[image-1] Plant Vitae, an installation featuring sculptures engraved with local children’s drawings, maps of Charleston, and images of plant life, is now on display on the southern edge of Hampton Park, along Mary Murray Drive. The installation is part of the Art in the Parks program created by the Charleston Parks Conservancy in collaboration with Redux Contemporary Art Center and the City of Charleston Office of Cultural Affairs.
The four large-scale pieces in Plant Vitae are made from wood and transparent cast acrylic, created by Georgia-based artist Joseph Dreher a.k.a. JOEKINGATL. Dreher worked with local students from schools near Hampton Park, as well as the Boys and Girls Club, to create the portraits found in the final pieces.
In a press release Dreher says, “People are my primary interest and it is my appreciation for people that informs so much of my creative work. My work is always multidimensional because I see a world where people are not flat. They are not obstacles, or heroes, or rogues, or saints. They are people — dimensional and deep. There are no strangers in your world when you meet people fully prepared to accept who they are.”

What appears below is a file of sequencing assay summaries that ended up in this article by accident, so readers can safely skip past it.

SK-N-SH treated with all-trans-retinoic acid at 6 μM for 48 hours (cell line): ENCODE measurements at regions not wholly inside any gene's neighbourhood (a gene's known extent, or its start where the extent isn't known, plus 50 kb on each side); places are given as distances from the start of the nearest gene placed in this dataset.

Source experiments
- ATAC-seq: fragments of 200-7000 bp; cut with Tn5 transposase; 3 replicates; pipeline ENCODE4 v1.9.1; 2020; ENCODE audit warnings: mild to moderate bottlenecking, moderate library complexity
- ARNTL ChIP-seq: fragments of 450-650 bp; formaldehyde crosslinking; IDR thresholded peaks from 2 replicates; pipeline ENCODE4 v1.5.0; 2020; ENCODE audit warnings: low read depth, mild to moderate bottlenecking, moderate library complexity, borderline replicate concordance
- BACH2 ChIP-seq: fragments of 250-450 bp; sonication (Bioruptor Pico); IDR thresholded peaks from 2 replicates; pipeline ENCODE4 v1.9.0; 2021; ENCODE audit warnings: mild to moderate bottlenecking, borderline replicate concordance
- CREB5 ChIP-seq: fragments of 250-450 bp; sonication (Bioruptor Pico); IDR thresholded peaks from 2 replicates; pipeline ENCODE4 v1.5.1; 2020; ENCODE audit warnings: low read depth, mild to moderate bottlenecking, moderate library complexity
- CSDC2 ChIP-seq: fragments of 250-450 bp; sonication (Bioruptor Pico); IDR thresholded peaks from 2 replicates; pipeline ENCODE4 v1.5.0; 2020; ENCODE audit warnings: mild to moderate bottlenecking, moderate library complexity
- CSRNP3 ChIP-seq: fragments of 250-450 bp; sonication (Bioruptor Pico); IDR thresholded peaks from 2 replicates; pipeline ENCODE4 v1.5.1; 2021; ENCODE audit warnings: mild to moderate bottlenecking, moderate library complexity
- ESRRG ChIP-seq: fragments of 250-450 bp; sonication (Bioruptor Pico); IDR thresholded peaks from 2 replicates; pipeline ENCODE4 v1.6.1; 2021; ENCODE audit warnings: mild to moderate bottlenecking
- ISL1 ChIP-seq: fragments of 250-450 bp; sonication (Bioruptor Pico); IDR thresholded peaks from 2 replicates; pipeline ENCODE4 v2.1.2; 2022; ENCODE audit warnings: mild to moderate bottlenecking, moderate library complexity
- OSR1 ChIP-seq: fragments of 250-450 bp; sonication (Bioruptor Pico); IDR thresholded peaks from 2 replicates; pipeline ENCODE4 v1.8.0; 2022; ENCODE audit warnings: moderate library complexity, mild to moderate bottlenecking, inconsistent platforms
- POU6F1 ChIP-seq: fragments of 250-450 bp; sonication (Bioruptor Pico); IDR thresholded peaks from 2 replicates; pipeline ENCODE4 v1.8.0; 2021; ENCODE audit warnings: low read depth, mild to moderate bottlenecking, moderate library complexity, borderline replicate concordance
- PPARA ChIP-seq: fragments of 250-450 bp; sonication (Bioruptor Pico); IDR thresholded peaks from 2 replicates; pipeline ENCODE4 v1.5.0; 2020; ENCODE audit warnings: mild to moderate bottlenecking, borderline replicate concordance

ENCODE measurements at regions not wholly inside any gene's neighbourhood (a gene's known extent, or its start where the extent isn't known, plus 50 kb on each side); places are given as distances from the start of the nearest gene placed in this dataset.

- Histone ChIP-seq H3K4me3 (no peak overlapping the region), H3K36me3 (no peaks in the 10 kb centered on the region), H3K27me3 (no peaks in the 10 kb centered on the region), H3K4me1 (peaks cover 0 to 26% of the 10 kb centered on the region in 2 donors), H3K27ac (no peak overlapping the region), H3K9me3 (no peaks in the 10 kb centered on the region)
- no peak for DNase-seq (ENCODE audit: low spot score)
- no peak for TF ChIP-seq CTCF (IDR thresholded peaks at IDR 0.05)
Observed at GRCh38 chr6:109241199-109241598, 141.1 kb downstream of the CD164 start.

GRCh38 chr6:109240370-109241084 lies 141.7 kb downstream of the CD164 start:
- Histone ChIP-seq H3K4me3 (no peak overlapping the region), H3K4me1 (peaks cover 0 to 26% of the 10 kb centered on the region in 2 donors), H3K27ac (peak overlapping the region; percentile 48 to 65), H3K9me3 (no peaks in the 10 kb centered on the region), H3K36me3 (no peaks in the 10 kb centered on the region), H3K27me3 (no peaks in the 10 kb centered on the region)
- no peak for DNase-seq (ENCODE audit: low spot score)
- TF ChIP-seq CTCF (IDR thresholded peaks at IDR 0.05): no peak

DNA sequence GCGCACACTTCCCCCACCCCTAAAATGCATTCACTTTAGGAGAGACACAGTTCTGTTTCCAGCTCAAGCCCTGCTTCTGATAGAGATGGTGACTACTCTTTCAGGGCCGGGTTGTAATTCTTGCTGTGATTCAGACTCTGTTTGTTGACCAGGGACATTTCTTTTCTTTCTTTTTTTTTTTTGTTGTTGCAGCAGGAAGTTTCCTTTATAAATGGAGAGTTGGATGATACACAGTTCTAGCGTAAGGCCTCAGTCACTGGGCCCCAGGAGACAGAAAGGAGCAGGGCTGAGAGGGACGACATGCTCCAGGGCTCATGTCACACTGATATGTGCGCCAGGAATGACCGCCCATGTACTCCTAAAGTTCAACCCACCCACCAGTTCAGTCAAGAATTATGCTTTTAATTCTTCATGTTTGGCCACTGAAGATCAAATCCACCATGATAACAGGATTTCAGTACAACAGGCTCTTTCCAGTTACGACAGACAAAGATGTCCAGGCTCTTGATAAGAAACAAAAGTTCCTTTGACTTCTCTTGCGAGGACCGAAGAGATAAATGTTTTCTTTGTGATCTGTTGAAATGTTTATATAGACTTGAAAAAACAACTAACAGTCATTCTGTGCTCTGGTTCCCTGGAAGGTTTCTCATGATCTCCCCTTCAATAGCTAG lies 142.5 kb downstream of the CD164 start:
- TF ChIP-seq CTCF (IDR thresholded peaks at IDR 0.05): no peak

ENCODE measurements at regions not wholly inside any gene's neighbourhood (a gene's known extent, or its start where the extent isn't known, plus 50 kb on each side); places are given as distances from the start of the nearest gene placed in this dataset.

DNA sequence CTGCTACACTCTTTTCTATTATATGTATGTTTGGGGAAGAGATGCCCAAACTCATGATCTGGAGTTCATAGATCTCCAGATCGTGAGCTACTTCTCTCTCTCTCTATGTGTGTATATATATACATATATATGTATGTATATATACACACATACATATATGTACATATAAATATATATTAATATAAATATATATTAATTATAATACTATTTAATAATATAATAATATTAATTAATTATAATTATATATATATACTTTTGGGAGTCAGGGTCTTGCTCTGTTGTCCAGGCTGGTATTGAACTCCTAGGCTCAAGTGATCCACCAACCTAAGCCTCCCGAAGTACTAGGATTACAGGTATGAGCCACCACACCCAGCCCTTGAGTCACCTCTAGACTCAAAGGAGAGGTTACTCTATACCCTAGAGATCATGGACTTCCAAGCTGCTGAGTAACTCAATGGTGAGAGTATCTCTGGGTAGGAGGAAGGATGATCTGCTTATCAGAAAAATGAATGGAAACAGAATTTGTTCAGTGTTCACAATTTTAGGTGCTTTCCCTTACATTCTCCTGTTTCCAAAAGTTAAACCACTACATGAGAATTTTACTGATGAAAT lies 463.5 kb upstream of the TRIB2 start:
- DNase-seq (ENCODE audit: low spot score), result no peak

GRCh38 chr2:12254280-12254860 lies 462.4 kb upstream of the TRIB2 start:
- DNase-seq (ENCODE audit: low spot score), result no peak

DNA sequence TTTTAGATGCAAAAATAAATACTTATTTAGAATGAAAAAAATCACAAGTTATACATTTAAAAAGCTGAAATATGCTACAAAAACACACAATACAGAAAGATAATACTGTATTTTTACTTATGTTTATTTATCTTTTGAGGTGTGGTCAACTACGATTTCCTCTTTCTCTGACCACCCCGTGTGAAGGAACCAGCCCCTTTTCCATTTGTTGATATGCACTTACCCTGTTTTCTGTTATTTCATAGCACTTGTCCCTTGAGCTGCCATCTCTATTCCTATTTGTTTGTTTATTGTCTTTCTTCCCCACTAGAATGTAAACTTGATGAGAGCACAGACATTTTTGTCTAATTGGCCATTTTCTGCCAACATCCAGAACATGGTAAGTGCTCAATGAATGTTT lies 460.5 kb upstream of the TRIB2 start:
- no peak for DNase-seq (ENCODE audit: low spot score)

With a $50,000 grant from the National Endowment for the Arts, the Charleston Parks Conservancy is also working on a public art project along the West Ashley Greenway and Bikeway. Parks Conservancy director Harry Lesesne says, “We believe in connecting people to their parks, and art is a powerful tool to connect people to their environment and to each other. In the same ways public parks and green spaces are accessible to the entire community, we want public art projects to function in the same way — drawing people out into the parks and deepening their connection to their community and their neighbors.”
Stay tuned for more Conservancy happenings online at charlestonparksconservancy.org.
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